Born in Mississippi in 1958, country music singer Marty Stuart got his start in Johnny Cash's back-up band in 1979. He soon enjoyed solo success as well as hits performing with other country musicians, including Travis Tritt and Willie Nelson. He has received multiple Grammy Awards for his work.
Musician, singer, songwriter. Born on September 30, 1958, in Philadelphia, Mississippi. A legendary country music performer, Marty Stuart received his first guitar not long after he learned to walk. He became such a strong musician that he turned professional at the age of 12, spending the summer touring with the Sullivan Family, a bluegrass-gospel group, as a mandolin player. This summer adventure proved to be a life-changing event. "I felt like I had found my life. I felt like I had run away with the circus. But when school started . . . I hated it. I didn't fit in any more," Stuart reflected later.
Before long, Stuart dropped out of school to play mandolin with Lester Flatt and his band The Nashville Grass. The 13-year-old musician spent years on the road, performing at bluegrass festivals and concerts. During his time with Flatt, Stuart met a diverse group of musical greats, including Bill Monroe, Earl Scruggs, Chick Corea, the Eagles, Emilylou Harris, and Bob Dylan.
The year after Flatt's death in 1979, Stuart joined Johnny Cash's back-up band as a guitarist. He also worked on solo projects, releasing his second album, Busy Bee Cafe, in 1982. The bluegrass recording featured performances by Earl Scruggs, Johnny Cash, and Doc Watson, and it earned strong reviews.
Around this time, Stuart married Cash's daughter Cindy, but he parted ways with his father-in-law in 1985 in order to focus on his own career. Exploring the sounds of rockabilly, he found some success with the 1986 album Marty Stuart and scored his first hit with the song "Arlene." Stuart also worked on his stage persona, choosing to wear fancy western-style suits on stage and to tease his hair. In his personal life, he began to make changes, too. He and his wife Cindy divorced in 1988.
Returning with 1989's Hillbilly Rock, Stuart reached the top 10 of the country music charts with the album's title track. He again won over country music fans with 1991's Tempted, which featured "Burn Me Down" and "Little Things." Partnering with Travis Tritt, Stuart won his first Grammy Award for Best Country Vocal Collaboration for "The Whiskey Ain't Workin'" in 1992. The pair toured together and scored another big hit with their "This One Is Going to Hurt (For a Long, Long Time)" that same year.
In 1993, Stuart won another Grammy Award—this time for Best Country Instrumental Performance. He joined forces with Chet Atkins, Vince Gill, and several other country stars for the song "Red Wing." His next solo album Love and Luck (1994) proved to be a commercial disappointment, but he remained a popular country star. Stuart hosted the first of many Marty Party television specials that year.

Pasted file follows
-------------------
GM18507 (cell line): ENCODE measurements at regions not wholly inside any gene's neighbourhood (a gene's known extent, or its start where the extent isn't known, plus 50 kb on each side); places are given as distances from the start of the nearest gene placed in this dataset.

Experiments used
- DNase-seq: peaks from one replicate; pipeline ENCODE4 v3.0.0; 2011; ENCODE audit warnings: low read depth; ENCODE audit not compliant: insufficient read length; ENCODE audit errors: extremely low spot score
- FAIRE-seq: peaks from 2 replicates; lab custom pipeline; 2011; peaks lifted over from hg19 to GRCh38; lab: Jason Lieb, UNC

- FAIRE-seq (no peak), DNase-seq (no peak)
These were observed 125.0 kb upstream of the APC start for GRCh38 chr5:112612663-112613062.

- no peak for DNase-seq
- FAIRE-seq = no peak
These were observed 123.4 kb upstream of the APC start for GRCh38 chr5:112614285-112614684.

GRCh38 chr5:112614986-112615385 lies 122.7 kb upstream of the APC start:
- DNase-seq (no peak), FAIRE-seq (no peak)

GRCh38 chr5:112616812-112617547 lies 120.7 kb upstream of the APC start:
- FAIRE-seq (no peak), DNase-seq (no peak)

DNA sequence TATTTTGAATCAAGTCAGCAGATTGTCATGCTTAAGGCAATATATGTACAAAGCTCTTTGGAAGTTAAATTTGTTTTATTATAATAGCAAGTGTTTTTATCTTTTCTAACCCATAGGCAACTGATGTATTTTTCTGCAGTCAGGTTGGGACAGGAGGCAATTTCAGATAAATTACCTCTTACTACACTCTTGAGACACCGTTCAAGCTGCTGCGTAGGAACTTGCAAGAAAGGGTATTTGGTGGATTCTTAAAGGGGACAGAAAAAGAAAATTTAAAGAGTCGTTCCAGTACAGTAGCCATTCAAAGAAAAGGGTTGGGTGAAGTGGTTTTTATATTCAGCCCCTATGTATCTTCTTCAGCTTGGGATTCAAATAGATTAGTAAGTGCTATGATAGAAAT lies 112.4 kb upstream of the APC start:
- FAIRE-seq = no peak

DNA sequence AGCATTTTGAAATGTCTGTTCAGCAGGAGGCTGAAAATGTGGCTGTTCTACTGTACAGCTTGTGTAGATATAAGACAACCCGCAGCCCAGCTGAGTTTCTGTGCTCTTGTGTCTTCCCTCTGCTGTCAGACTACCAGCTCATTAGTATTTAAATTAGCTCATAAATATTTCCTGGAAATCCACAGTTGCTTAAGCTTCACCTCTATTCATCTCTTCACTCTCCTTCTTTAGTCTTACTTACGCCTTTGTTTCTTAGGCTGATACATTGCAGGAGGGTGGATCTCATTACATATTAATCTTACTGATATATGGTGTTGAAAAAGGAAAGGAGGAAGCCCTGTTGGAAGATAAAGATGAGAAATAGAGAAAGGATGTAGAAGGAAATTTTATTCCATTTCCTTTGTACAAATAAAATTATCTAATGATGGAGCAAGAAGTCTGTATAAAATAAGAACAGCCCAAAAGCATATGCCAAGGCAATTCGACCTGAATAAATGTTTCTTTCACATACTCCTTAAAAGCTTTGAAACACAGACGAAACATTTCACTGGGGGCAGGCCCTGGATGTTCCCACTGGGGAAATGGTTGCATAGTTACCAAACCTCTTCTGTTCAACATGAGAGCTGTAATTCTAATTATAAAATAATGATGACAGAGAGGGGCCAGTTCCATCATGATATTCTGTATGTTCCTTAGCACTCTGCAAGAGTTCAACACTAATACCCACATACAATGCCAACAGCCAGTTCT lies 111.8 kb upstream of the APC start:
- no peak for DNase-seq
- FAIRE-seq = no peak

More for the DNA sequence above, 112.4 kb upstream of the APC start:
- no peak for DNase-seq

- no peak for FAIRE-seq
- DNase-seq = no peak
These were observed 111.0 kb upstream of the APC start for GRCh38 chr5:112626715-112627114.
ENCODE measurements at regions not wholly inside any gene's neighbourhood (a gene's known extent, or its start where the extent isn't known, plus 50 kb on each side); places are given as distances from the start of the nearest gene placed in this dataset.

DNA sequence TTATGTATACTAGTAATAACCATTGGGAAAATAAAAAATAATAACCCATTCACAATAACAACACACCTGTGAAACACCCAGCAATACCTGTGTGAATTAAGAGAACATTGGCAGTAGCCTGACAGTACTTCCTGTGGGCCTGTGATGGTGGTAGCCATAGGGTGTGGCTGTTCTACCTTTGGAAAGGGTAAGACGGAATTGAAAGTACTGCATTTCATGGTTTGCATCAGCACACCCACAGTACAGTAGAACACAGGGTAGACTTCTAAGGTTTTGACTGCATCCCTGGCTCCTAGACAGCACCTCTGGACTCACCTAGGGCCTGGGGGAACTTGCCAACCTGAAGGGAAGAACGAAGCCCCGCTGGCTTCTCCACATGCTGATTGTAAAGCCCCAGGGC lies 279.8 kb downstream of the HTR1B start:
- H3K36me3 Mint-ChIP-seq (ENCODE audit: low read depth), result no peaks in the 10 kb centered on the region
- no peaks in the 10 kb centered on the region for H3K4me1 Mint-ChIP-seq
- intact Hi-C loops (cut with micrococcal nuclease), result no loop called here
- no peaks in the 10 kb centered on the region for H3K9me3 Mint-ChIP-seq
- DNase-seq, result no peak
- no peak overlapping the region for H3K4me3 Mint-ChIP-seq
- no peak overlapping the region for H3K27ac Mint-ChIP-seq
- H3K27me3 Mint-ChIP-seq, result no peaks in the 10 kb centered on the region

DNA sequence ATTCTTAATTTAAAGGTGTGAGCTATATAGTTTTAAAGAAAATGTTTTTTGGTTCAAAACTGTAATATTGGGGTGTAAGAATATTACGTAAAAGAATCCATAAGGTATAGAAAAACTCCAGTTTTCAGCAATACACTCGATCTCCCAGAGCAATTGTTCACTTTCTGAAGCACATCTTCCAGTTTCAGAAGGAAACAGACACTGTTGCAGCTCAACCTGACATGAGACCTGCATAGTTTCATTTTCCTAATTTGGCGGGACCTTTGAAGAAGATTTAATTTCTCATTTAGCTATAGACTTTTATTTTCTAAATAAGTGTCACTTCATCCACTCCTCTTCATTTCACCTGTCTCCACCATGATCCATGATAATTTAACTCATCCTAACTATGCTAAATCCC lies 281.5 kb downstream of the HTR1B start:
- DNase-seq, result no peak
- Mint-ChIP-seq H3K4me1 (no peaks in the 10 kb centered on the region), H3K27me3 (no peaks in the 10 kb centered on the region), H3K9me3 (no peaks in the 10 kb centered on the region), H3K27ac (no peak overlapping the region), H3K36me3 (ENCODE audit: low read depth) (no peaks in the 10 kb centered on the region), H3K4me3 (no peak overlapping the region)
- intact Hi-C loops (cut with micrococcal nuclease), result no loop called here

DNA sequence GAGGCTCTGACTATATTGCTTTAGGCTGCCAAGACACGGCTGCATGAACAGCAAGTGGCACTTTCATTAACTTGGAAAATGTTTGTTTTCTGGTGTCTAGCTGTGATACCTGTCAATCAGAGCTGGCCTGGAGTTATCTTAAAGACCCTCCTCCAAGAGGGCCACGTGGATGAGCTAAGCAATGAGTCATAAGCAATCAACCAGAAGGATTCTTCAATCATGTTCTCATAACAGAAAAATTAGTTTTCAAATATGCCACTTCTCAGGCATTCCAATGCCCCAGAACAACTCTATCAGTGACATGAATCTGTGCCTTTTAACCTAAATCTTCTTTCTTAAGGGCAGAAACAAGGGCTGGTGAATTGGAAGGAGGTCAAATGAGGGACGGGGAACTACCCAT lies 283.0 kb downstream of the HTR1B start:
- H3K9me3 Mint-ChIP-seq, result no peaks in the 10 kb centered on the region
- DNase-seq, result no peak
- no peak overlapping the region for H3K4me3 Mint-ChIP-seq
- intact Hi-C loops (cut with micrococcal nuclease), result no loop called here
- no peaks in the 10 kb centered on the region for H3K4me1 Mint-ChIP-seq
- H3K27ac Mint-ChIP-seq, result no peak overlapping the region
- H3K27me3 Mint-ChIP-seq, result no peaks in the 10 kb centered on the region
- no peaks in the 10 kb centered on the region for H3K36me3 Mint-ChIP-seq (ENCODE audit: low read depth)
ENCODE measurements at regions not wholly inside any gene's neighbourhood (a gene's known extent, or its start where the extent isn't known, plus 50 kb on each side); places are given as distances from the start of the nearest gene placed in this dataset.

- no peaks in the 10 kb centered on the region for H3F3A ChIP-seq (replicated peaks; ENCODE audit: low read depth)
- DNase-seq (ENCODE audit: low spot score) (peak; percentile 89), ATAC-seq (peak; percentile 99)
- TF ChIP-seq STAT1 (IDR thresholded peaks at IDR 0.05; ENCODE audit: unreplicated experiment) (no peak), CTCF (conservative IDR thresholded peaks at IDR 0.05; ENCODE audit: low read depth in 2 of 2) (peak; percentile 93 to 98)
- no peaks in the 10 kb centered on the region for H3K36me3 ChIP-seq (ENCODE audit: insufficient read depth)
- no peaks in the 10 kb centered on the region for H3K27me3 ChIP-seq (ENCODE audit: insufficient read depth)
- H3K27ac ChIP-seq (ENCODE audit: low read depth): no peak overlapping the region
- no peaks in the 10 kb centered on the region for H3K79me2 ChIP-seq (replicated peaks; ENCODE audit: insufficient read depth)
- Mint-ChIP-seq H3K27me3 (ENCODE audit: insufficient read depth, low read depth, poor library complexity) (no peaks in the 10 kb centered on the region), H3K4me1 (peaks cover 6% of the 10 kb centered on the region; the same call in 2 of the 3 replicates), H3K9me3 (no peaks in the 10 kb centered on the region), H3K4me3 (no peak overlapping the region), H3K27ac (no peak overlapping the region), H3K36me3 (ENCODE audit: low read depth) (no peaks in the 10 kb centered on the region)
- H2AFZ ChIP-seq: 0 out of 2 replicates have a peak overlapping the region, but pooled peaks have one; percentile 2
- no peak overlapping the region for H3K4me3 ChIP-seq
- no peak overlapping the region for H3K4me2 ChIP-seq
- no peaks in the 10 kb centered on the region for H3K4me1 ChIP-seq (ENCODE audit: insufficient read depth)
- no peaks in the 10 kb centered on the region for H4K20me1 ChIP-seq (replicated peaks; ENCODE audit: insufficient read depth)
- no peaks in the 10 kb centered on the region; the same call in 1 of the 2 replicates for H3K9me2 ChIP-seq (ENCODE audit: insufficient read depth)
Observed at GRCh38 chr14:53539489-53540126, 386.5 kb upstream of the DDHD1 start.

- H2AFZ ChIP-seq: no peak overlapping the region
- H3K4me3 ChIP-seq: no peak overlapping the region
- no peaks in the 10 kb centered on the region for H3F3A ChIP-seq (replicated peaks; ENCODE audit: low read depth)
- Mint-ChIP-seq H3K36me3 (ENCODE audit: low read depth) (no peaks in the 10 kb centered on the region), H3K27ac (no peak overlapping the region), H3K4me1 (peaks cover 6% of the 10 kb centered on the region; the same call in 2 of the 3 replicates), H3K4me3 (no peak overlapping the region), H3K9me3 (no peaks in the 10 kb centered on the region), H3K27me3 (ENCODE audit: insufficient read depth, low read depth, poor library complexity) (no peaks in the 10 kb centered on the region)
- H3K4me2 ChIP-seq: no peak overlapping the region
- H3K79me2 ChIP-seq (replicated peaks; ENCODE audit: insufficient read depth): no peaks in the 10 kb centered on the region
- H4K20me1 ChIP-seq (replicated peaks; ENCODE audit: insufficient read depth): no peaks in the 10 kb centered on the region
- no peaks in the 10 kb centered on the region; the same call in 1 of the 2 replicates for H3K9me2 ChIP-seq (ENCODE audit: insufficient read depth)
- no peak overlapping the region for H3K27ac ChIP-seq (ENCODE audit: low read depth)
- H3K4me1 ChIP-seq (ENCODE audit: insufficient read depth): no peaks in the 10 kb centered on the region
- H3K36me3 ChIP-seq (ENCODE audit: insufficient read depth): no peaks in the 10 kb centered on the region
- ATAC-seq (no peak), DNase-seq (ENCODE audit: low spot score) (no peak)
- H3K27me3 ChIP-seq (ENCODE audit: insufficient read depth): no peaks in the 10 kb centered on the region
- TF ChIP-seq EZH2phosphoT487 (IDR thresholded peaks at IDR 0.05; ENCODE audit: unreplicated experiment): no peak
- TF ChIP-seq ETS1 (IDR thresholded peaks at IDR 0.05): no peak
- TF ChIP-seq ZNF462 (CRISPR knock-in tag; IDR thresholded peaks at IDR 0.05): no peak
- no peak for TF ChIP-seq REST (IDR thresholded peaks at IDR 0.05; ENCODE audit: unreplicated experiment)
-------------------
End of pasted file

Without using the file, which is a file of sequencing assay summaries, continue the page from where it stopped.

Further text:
Busy as ever, Stuart recorded duets with Steve Earle, Willie Nelson, B. B. King, and Travis Tritt. He also worked behind the scenes, serving as producer for songs by George Ducas, Pam Tillis, and Jerry and Tammy Sullivan. Stuart worked on film soundtracks for a diverse range of movies from the Steven Seagal action flick Fire Down Below (1997) to the Western drama All The Pretty Horses (2000). For All The Pretty Horses, he received a Golden Globe nomination.
In 1999 Stuart released The Pilgrim, a concept album that told the story of a man, brokenhearted and suicidal, who sets off on a journey. Country stars such as Emmylou Harris, Earl Scruggs and Pam Tillis contributed to the project. While it earned some positive reviews, it failed to catch on with music buyers.
Working again with Scruggs, Stuart earned a Grammy Award in 2001 for Best Country Instrumental Performance for their version of "Foggy Mountain Breakdown." Legendary banjo player Scruggs had recorded the song decades earlier when he teamed up with Lester Flatt. The following year, Stuart formed his own backup band called the Fabulous Superlatives. He recorded several albums with them, including 2003's Country Music and 2006's Live at the Ryman. The group has also toured with the likes of Merle Haggard and the Old Crow Medicine Show. Stuart is currently at work on his next album.
In addition to being a performer, Stuart is an avid collector of country music memorabilia. Some of these items were featured in the 2007 exhibition Sparkle & Twang: Marty Stuart's American Musical Odyssey at the Tennessee State Museum. He also served as president of the Country Music Foundation from 1994 to 2001.
An accomplished photographer, Stuart had some of his works published in the 1999 collection Pilgrims: Sinners, Saints, and Prophets. His images were also featured in 2007's Country Music: The Masters, in which Stuart shared his memories from his long career.
Stuart is married to country singer Connie Smith. The couple has been married since 1997.
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